A volunteer group that held a drive to register out of work Caymanians last week, said short term employment initiatives used by government will not address the problems in the job market. At the same time, its members have promised to do all they can to assist those who have been falling through the cracks to get the jobs they need.
Caymanians Against Economic Injustice (CAEI) registered more than 200 people on Thursday and Friday, when it set up shop outside the Government Administration Building on Elgin Avenue.
“We’re not working against the other agencies. We’re hoping to augment and support what’s already out there but realising that not everyone is technologically savvy, not everyone has access to go online and access this information that they are directed to and we felt it was time for us to go to the public and see how we could assist,” said Lorna Bush, a spokesperson for the group. She was referring to the online jobs portal that government’s National Workforce Development Agency (NWDA) has for Caymanians seeking employment.
Ms Bush said group members, many of whom have HR experience, were able to immediately recognise help that jobseekers visiting them needed, like being able to put together a CV (resume). “We were able to do that right there on the spot,” she said.
CAEI members were also armed with job ads from the classified sections of Friday’s various newspapers to help identify any potentially suitable jobs for those who came to register. However, Ms Bush said the group realised that not everyone who came was “job ready” but she said that should not be a deterrent from helping such persons.
“They’re still our people and we have to find out what is wrong. If there is a mental health problem, then we need to find the help that they need. Cayman cannot continue on the trajectory where we just sweep things under the carpet and pretend that everything is fine in paradise because everything is not fine,” she said.
Ms Bush said a quick glance at those who came out showed it was mainly blue collar jobs being sought like housekeeping positions in the hospitality industry and those in construction. The group planned to spend the weekend collating the information gathered during the two-day drive. The next step would be to help “brush up” the skills of those in need of that type of assistance. Then, after that, CAEI has promised to go straight to employers to help provide a solution.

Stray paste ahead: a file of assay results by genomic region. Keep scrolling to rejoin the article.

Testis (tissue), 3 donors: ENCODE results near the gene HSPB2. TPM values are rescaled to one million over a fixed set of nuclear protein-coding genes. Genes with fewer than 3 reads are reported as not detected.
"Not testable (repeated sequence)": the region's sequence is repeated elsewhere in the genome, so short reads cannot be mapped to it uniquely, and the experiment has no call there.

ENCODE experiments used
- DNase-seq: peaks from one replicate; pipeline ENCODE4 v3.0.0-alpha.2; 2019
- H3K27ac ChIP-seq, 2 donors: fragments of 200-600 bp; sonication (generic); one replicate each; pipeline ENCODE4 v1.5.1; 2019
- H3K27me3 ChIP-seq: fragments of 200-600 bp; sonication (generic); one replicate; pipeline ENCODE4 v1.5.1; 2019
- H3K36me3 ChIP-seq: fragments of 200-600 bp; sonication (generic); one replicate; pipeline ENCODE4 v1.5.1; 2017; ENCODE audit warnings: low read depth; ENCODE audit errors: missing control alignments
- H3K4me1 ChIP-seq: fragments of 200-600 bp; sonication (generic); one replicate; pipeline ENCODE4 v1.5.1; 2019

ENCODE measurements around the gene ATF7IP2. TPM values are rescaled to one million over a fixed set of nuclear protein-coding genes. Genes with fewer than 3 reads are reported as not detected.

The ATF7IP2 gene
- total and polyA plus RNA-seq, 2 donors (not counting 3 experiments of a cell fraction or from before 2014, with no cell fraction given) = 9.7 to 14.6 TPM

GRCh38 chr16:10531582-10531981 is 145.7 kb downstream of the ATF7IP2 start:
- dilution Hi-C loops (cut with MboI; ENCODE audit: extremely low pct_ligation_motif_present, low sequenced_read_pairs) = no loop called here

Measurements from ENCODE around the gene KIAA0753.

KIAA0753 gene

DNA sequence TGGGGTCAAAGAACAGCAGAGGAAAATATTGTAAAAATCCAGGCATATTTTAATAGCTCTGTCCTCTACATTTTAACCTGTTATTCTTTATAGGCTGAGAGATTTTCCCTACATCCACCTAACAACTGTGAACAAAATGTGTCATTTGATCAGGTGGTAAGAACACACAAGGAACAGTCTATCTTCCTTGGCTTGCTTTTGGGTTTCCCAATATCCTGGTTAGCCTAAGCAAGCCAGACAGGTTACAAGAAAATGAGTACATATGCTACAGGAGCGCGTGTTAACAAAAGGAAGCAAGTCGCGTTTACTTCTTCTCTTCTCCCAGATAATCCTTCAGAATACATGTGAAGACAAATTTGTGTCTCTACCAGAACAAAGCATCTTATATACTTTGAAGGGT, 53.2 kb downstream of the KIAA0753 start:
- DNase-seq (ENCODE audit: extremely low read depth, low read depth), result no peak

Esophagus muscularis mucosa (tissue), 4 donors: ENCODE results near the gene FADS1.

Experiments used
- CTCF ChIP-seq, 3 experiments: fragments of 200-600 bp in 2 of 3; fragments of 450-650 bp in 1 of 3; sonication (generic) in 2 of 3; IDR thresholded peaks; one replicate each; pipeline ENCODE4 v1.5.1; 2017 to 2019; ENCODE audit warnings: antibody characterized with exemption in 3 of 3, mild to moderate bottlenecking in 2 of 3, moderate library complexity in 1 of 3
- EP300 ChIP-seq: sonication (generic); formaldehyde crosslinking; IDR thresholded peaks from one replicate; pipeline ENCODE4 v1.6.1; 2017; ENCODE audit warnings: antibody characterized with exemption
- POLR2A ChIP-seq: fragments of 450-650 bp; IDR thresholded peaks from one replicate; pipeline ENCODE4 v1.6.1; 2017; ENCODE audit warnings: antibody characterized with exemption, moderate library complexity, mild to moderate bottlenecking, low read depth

“We intend to go as advocates for these people directly to the source of those people who are advertising and we’re going to say to them we have two people [or] three people available that can fill this vacancy. ‘Are you prepared to give them a chance?’…We’ll go in love. We’ll go in peace,” Ms Bush explained.
She said all the group is asking of employers is to follow the law and give available Caymanians a fair shot to fill any vacancies before seeking a work permit to bring in someone from outside. Additionally, CAEI has vowed to go the full way to help applicants get a foot in the door.
“One of our people will accompany that person to the interview for a number of reasons,” Ms Bush said, explaining this is “to ensure that they are there on time, to ensure that they are appropriately dressed, and to eliminate some of the excuses that we hear about people not showing up or not showing up on time.”
As her group tries to play its part in reducing the number of Caymanians in search of work, Ms Bush said recent government initiatives like the NiCE Project and Ready2Work KY do not address the problem and delay finding a real solution.
The NiCE Project provided opportunities for people to earn money by assisting with a national beautification exercise during the Christmas holiday period, while Ready2Work KY is a partnership with the private sector that will see government cover the employment costs over a six-month period for people hired by private companies. Government has allocated $1.7 million for the latter, as the unemployment rate among Caymanians hovers around eight per cent.
However, Ms Bush described those as classic cases of giving someone a fish to eat today instead of teaching them to fish and have the ability to feed themselves for life. She suggested government shorten the life of Ready2Work KY to three months and split that budget in half and spread it out to include training.
She explained that with normal probationary periods lasting three months, government would cover the costs for that time and at the end of it, employers should know if they have found good employees.
“If they are, then you would have gotten a good employee on the backs of government. If the person is not working out, then you send them back outlining what was wrong why at the end of three months you didn’t feel that you could take that person on,” she proposed.
“If they did that, and split that budget right down the middle [with]$850,000 to the work programme and $850,000 to training and development of the people through the trade schools that they have been promising,” Ms Bush said.
“I think that [not having technical and vocational training] is a great travesty. Not only are they not keeping a campaign promise but they are depriving those who genuinely want to upskill and be trained,” she added.